Mike Campbell & The Dirty Knobs

with Alvin Youngblood Hart
Tuesday, October 18, 2022
Doors 7 | Show 8
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It's a classic rock & roll story: the chance encounter that becomes collaboration, then a band; the gathering of players and like-minded spirits that tightens and grows in songwriting, rehearsals and club dates; a debut album that finally arrives after all of the labor and waiting; the follow-up that beats a new set of odds and jumps ahead in vision and drive, proving the first record was no one-shot deal.

For Mike Campbell, External Combustion – the second album by his first band as a leader, the Dirty Knobs – is proof that lightning can strike twice. Campbell experienced all of the above and more with Tom Petty and the Heartbreakers – riding shotgun with his friend and captain as lead guitarist, co-producer and, at times, co-writer – when he met guitarist Jason Sinay at a session in Los Angeles in 2000. "I didn't like him at first because he had a green guitar and a mohawk," Campbell recalls with a laugh. "But when we started playing together, I realized he had good rhythm, good sound. And he worked really well with me."

It wasn't quite a mohawk, Sinay claims. "But I had done this thing with my hair, and I think it freaked Mike out." Sinay had his own case of nerves. "Mike liked how I played, but he is one of my heroes. I couldn't even breathe." Even so, "a couple of days later, my phone rang. It was Mike asking me to come to his house and work on music with him."

That call turned into the Dirty Knobs, named after a faulty amp dial (with bonus double entendre) and originally including bassist Ron Blair and drummer Steve Ferrone of the Heartbreakers. "We would go into the studio for fun and occasionally get a bar gig to try the songs out for people," Campbell explains. "Then I thought, for my own identity, I should have a different rhythm section. And I lucked out" – in 2004 – "when these two guys walked in who were amazing." Recommended by Sinay and Campbell's longtime guitar tech Steve "Chinner" Winstead, drummer Matt Laug and bassist Lance Morrison were friends who often worked together on tours and sessions. "With Jason," Campbell says, "that became the band."

Campbell claims he was never offered a solo deal in his four decades with Petty and the Heartbreakers, although he wrote and produced for other artists such as Roy Orbison and Don Henley. "I wouldn't have known what to do with it," he adds quickly. "I was Tom's partner. Lyrics and singing – he could always do it much better. But I was writing and recording more music than Tom could deal with. That's when I got the Dirty Knobs, which gave me a chance to try singing. So I started woodshedding. And then when my life changed" – with Petty's death in October, 2017 – "it was, 'Time to do this now.'"

The Dirty Knobs' debut album was ready to go in the spring of 2020 along with their first-ever tour. The pandemic blew out the latter. But Wreckless Abandon – released that November and co-produced by Campbell with George Drakoulias – delivered the good times in every other way: the psychedelic spell of the title track; the late-Sixties British-blues fire in "Sugar" and "Loaded Gun"; the brawling country rock of "Pistol Packin' Mama" with guest Chris Stapleton. Wreckless Abandon was Campbell's first album as the featured writer and singer. But, he says, "I wanted it to sound like four guys having fun."

"The first album was about the boogie," affirms Drakoulias. But External Combustion – which he also co-produced with Campbell – "threw the net wider." Country firebird Margo Price sings backing vocals in "Cheap Talk," a bluesy march in smokey orchestration, and duets with Campbell in the country-soul ballad "State of Mind," decked out with strings and brass in the frontier-symphony image of the Band. That's the distinctive glam-Dylan bite of Mott The Hoople singer Ian Hunter in the second verse of "Dirty Job," while Heartbreakers pianist Benmont Tench brings the Jerry Lee Lewis in "Lightning Boogie."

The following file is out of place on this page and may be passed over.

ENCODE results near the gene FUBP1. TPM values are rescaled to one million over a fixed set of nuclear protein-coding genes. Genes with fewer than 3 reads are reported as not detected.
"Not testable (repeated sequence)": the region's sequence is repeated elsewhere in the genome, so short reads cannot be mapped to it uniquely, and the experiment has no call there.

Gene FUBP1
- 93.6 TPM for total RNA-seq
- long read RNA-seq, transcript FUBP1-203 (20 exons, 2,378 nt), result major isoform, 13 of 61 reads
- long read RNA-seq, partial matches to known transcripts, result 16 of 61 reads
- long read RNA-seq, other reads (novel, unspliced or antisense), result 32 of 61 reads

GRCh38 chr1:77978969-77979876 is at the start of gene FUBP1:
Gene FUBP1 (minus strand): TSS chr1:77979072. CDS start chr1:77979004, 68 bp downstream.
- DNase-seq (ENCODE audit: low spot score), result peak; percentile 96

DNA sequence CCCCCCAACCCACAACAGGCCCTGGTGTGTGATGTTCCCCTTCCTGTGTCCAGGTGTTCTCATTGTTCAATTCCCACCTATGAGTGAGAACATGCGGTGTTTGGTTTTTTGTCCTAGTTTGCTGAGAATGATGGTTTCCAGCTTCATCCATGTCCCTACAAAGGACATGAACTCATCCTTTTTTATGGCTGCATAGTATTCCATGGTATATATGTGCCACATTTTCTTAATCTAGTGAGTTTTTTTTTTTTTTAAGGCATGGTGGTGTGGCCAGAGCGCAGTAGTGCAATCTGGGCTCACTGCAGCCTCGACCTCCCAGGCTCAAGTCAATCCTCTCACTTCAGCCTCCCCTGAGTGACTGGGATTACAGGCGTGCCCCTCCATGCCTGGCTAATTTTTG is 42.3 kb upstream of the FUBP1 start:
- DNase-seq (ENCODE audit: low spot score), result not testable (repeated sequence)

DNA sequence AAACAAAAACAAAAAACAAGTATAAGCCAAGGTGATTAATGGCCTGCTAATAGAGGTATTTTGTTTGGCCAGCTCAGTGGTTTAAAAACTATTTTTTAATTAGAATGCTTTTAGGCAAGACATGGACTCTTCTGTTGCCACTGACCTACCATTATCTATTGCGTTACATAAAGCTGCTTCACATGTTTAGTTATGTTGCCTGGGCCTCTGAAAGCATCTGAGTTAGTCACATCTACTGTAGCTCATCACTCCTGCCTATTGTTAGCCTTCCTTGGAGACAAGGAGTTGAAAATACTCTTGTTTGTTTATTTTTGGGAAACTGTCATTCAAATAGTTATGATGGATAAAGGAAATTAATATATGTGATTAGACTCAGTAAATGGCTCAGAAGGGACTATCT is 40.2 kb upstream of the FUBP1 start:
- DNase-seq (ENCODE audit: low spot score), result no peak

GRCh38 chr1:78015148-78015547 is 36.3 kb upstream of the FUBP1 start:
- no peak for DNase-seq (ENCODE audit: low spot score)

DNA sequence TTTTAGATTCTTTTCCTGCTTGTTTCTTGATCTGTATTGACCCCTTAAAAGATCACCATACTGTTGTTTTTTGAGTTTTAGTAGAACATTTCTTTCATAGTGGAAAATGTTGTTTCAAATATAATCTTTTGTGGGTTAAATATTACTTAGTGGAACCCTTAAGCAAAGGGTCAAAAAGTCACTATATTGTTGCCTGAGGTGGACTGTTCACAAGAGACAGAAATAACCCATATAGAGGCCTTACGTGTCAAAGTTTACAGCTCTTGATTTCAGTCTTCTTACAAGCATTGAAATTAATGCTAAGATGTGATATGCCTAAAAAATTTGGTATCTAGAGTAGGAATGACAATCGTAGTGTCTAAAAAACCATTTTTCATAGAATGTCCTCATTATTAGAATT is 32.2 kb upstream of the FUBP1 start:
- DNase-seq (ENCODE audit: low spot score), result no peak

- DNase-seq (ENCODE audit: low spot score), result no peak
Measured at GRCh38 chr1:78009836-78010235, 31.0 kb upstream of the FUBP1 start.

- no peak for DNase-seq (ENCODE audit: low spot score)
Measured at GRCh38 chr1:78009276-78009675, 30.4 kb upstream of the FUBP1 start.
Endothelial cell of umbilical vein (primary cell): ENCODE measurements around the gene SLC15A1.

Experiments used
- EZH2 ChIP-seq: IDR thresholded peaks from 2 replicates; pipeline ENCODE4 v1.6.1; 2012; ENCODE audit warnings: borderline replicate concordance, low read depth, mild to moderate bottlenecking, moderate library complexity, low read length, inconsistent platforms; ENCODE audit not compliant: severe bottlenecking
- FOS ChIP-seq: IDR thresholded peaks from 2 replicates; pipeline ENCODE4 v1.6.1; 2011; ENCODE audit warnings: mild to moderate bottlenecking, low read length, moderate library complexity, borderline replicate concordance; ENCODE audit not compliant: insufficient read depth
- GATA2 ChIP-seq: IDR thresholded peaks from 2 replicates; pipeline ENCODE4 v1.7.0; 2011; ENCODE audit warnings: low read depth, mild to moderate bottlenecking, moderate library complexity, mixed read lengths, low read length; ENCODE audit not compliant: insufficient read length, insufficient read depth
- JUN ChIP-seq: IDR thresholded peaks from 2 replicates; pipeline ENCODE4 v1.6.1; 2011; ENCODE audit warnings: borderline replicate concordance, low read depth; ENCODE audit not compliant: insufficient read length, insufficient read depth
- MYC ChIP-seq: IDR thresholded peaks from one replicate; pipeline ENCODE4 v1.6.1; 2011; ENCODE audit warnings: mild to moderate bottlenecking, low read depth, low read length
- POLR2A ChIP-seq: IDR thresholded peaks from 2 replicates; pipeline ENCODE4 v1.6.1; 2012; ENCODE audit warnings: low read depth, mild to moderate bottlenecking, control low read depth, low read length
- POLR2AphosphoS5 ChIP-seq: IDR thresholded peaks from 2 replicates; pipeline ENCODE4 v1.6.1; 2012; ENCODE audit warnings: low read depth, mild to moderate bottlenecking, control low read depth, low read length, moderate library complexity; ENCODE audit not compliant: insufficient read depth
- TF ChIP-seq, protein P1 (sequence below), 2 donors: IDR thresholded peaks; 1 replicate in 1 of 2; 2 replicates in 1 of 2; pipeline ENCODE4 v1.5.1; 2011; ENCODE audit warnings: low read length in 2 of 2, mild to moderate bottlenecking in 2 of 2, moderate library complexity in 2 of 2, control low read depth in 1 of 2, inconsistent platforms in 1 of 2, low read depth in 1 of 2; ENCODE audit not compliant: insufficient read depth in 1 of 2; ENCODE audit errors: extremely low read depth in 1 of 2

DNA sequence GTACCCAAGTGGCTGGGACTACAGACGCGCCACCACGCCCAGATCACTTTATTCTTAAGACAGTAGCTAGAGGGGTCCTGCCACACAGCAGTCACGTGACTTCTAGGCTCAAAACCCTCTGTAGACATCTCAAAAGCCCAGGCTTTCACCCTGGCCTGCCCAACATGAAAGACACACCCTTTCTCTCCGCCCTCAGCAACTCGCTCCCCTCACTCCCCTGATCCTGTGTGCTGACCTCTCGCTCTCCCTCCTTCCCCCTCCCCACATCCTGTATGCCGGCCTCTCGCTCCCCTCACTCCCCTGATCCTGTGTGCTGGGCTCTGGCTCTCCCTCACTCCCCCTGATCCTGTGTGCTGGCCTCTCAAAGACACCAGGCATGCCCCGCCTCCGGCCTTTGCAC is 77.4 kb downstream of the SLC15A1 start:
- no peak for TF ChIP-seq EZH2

And in "It Is Written," Campbell conjures ghostly wisps of Bob Dylan-like harmonica in a topical urgency that turns into a reflection "about the devotion to one person," Campbell says – his wife Marcie. "It's a true story about coming out to California, her taking me in." But that's not a harmonica – it's a piano riff run backwards.

The Dirty Knobs made External Combustion in three weeks over the summer of 2021, "a few days at a time," Drakoulias says. "Everything was coming off the floor – whatever they were playing, whatever felt good." That speed and raw commitment comes right out of the starting gate in the garage-rock torpedo "Wicked Mind"; jumps to a Howlin' Wolf-style shuffle in "Brigitte Bardot"; and is there at the finish in "Electric Gypsy," a blaze of guitars in waltz time that Campbell began writing in the morning and showed to the band in the afternoon. The Knobs cut the song – named after one of Campbell's guitars, a gorgeous instrument with a mosaic finish in mother-of-pearl and abalone – the same day in one pass.

"Mike doesn't like to do a lot of takes," Morrison observes. There were times on External Combustion "where Mike was showing us the song as we were recording," Laug says. "That became the take." Sinay contends that Campbell "loves it when the band doesn't totally know the songs. Wide-eyed, freaking out, ears open – that's the magic."

"The band became this spontaneous type of combustion – to borrow a word," Campbell says. "The longer we played, the more intuitive it got. If I say, 'What about this song?,' maybe they've heard it, maybe they haven't. They just follow me, and they're tight. I'm lucky to have them."

* * * * * *

When Drakoulias first met Campbell during the recording of Petty's 1994 solo album, Wildflowers, "My first impression was awe," he says. The second was "How am I going to get this guy to talk to me? He was so quiet, not a typical lead-guitar guy." At the time, Drakoulias was a staff producer at Rick Rubin's American Recordings; Rubin was co-producing Wildflowers with Petty and Campbell. Drakoulias later worked with Petty and the Heartbreakers on the 1995 box set, Playback, and co-produced the 2002 album, The Last DJ.

"There was so much there," he says of Campbell. "People didn't give him the props for the writing in some of those songs. And he's such a tasteful player. It's not just 'Turn me up,' although he's perfectly capable of blasting away. It's more like 'Let me get inside the song.' He wants to play off the lyric, the way it's sung."